- Weeks 8-11: Create the machine learning module and tweak the hyperparameters to hopefully get it to a usable state.
- Week 12: Documentation, designing a simple website explaining SpamBrainz to our end users.
- Week 13: Buffer period.
Detailed information about yourself
Tell us about the computers you have available for working on your SoC project!
Desktop and Laptop running Linux with decent hardware and recent NVIDIA GPUs for machine learning.
When did you first start programming?
Probably around age 10 or 11, using AntMe! to learn cough Visual Basic.
What type of music do you listen to? (Please list a series of MBIDs as examples.)
Mostly EDM, synthwave/synthpop and also some regular pop.
Examples: The Glitch Mob, Giorgio Moroder, Lorde. Check out my ListenBrainz page for more artists I like.
Spotify.me tells me I listen to a lot of indietronica although I’ve never heard of that genre before.
What aspects of the project you’re applying for interest you the most?
The idea of getting to apply the machine learning knowledge I’ve taught myself in a real-world situation where it can actually do something good.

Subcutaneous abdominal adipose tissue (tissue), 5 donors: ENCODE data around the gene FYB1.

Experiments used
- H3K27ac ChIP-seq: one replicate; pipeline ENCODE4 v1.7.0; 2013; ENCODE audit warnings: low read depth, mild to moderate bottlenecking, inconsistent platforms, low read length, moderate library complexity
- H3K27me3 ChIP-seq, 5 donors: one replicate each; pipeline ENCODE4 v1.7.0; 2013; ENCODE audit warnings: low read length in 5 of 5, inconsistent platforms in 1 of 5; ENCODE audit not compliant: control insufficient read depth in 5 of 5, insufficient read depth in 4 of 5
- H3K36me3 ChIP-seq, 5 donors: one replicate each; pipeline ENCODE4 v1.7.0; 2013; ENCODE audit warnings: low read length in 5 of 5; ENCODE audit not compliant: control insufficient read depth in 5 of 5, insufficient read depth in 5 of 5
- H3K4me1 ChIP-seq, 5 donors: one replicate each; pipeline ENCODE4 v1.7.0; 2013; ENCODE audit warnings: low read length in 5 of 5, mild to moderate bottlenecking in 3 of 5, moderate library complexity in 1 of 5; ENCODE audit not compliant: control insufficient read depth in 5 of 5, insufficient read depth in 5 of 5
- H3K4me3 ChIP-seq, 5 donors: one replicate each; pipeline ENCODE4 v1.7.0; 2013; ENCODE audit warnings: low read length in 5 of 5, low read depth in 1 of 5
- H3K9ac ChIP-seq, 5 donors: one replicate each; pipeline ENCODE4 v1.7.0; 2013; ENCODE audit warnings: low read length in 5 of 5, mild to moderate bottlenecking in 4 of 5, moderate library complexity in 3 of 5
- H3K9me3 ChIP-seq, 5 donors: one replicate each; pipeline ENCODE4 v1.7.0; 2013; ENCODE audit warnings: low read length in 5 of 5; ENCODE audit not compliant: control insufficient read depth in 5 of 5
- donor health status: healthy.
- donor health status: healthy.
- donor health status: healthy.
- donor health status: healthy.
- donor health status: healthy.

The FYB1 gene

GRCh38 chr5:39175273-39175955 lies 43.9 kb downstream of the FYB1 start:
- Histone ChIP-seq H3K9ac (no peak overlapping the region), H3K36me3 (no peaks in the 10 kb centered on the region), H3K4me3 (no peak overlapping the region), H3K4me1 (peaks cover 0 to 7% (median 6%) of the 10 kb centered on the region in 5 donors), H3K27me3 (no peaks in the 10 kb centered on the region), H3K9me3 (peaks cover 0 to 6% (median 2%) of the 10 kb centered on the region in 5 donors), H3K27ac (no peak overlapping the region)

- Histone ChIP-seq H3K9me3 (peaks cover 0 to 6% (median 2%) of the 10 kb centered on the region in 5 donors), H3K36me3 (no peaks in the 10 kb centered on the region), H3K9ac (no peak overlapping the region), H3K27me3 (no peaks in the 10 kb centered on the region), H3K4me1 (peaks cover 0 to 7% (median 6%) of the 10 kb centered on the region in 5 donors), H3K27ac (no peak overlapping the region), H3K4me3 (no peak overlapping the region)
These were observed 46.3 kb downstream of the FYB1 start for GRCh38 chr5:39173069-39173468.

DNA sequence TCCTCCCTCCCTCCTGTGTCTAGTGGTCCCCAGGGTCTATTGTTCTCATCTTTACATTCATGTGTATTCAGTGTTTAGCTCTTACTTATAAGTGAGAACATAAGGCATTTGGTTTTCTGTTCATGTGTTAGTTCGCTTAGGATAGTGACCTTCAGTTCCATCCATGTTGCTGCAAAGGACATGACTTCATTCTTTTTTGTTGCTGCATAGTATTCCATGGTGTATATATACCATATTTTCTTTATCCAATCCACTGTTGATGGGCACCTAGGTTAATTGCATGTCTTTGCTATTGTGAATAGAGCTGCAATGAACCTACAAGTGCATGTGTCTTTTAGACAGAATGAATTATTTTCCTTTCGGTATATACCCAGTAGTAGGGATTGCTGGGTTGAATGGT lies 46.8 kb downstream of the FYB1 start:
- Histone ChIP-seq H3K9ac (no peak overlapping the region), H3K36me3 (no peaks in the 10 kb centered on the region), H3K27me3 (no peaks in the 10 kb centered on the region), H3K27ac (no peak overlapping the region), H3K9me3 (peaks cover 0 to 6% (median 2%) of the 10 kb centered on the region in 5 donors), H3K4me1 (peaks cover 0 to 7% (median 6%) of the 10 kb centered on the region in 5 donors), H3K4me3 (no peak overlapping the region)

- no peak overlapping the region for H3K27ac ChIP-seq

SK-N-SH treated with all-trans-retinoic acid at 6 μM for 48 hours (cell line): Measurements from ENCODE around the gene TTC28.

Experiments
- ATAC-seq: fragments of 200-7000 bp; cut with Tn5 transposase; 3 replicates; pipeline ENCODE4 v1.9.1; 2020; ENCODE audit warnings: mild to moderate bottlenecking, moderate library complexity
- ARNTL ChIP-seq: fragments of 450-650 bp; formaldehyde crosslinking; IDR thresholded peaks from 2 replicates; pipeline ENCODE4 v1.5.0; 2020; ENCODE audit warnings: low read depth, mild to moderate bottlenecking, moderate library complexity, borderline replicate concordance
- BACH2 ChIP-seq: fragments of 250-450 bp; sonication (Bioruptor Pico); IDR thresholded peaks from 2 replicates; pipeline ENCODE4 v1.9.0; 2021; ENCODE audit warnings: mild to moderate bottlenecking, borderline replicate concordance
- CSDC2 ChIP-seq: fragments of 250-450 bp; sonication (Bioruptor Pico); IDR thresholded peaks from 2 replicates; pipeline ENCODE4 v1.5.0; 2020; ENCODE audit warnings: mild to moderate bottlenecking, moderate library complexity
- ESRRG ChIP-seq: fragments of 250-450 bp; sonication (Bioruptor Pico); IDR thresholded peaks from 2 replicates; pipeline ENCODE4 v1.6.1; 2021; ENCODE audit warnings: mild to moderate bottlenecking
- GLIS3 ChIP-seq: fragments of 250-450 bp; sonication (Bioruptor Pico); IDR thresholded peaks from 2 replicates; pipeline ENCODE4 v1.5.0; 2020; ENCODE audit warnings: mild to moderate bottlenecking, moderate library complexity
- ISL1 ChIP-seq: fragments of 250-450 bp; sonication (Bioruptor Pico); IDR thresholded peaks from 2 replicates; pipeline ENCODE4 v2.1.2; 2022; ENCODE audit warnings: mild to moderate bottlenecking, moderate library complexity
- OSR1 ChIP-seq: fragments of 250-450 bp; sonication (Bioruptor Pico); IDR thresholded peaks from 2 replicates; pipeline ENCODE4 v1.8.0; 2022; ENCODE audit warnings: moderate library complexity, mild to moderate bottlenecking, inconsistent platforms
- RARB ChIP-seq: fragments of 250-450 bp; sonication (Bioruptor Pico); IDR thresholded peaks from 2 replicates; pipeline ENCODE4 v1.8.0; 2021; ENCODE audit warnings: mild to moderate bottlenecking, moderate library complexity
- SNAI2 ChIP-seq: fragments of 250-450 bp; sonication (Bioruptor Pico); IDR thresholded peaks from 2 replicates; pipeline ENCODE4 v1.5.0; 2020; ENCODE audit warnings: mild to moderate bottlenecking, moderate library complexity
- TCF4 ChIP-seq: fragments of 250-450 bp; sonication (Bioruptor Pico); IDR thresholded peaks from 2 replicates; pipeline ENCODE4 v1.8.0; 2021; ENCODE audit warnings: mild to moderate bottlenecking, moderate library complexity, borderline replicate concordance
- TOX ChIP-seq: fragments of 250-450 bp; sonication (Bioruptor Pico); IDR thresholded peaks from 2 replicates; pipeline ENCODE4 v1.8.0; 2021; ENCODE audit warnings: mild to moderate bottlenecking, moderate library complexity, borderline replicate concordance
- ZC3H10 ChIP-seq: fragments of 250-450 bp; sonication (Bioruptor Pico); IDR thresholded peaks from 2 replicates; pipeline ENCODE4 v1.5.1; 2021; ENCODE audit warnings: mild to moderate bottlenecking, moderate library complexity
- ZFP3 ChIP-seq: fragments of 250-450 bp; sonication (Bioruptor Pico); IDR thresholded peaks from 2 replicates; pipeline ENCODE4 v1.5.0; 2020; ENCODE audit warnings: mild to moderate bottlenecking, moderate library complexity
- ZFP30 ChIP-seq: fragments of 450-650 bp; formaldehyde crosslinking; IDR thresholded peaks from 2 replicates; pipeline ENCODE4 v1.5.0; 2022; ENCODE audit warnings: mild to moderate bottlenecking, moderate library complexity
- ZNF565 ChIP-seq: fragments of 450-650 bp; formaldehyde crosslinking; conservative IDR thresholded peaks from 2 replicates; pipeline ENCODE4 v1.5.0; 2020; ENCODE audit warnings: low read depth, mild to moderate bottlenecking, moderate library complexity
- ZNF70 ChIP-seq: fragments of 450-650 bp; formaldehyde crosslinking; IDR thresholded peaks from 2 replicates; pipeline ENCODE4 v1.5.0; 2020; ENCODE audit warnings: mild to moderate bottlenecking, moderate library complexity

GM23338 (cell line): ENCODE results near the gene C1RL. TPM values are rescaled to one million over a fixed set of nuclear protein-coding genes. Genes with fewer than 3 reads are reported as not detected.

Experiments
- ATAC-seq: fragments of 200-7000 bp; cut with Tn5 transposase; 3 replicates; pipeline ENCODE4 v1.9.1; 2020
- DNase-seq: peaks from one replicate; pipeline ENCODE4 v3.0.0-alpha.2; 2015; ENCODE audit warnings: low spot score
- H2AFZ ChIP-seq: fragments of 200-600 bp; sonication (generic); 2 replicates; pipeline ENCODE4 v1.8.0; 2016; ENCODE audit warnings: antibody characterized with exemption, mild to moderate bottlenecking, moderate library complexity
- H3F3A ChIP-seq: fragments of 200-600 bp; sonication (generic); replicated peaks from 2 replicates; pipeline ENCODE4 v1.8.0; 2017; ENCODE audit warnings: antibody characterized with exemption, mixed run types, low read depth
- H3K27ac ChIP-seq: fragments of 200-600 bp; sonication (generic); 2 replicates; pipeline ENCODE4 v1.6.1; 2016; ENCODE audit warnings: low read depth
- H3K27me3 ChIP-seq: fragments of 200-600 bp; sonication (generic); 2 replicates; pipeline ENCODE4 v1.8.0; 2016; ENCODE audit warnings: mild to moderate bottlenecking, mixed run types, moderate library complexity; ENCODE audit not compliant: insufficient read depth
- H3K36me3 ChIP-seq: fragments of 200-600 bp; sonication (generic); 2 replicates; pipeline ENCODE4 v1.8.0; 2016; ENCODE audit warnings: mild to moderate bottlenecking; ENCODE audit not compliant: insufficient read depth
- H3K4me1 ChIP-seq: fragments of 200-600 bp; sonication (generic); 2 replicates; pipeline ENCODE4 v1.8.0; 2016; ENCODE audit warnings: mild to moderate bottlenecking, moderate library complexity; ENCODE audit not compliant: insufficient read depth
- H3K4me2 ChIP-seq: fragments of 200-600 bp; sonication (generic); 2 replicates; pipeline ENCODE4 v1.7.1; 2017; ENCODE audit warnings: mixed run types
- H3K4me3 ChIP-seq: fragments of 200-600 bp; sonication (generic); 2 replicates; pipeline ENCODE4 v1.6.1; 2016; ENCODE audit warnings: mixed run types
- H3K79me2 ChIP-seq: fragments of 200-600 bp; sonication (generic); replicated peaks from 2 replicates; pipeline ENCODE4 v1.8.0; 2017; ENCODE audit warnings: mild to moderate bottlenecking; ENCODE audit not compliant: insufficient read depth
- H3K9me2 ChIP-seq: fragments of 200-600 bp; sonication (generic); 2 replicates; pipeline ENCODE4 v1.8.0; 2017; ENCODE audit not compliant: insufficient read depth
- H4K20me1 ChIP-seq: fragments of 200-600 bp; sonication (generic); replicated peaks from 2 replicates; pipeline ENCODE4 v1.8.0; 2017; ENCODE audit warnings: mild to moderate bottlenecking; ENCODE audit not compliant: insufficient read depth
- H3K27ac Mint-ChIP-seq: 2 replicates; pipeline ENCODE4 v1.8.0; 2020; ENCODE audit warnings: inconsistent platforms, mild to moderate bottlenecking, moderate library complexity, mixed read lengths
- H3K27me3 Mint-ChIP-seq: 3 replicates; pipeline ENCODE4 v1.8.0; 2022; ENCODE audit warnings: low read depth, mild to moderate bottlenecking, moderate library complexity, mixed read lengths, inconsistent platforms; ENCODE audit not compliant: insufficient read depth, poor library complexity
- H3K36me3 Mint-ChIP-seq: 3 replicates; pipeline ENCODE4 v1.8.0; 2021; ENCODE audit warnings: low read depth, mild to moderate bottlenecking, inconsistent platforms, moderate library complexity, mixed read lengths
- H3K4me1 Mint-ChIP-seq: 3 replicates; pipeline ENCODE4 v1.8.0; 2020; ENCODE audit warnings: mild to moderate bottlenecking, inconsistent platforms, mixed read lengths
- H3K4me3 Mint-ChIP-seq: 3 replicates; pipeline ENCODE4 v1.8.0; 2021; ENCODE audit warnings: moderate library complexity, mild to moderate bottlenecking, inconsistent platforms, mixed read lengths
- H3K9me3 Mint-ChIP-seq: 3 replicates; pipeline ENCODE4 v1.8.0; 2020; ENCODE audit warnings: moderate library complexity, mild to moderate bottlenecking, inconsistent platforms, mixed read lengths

Have you ever used MusicBrainz to tag your files?
Obviously, that’s how I found out about it.
Have you contributed to other Open Source projects? If so, which projects and can we see some of your code?
Nothing major outside of MeB projects, inside MeB mostly BrainzBot and some BookBrainz stuff ages ago.
What sorts of programming projects have you done on your own time?
Tons of different stuff, recently I’ve been working on a project to teach an artificial neural network to convert colours from RGB to LAB where I discovered the mess that is scikit-image.
How much time do you have available, and how would you plan to use it?
I can probably work full time on the project although I’ll still have to study and write exams towards the end of the GSoC time.
Do you plan to have a job or study during the summer in conjunction with Summer of Code?
I’m going to study during the summer until July 20th after which I’ll have exams.
For the last couple years I’ve volunteered for a local summer camp project working with teenagers, if possible I’d like to do that again this year. This takes place from July 9th to July 19th and although I could take my laptop with me, I can’t guarantee a reliable internet connection and I definitely wouldn’t be able to work full time on GSoC.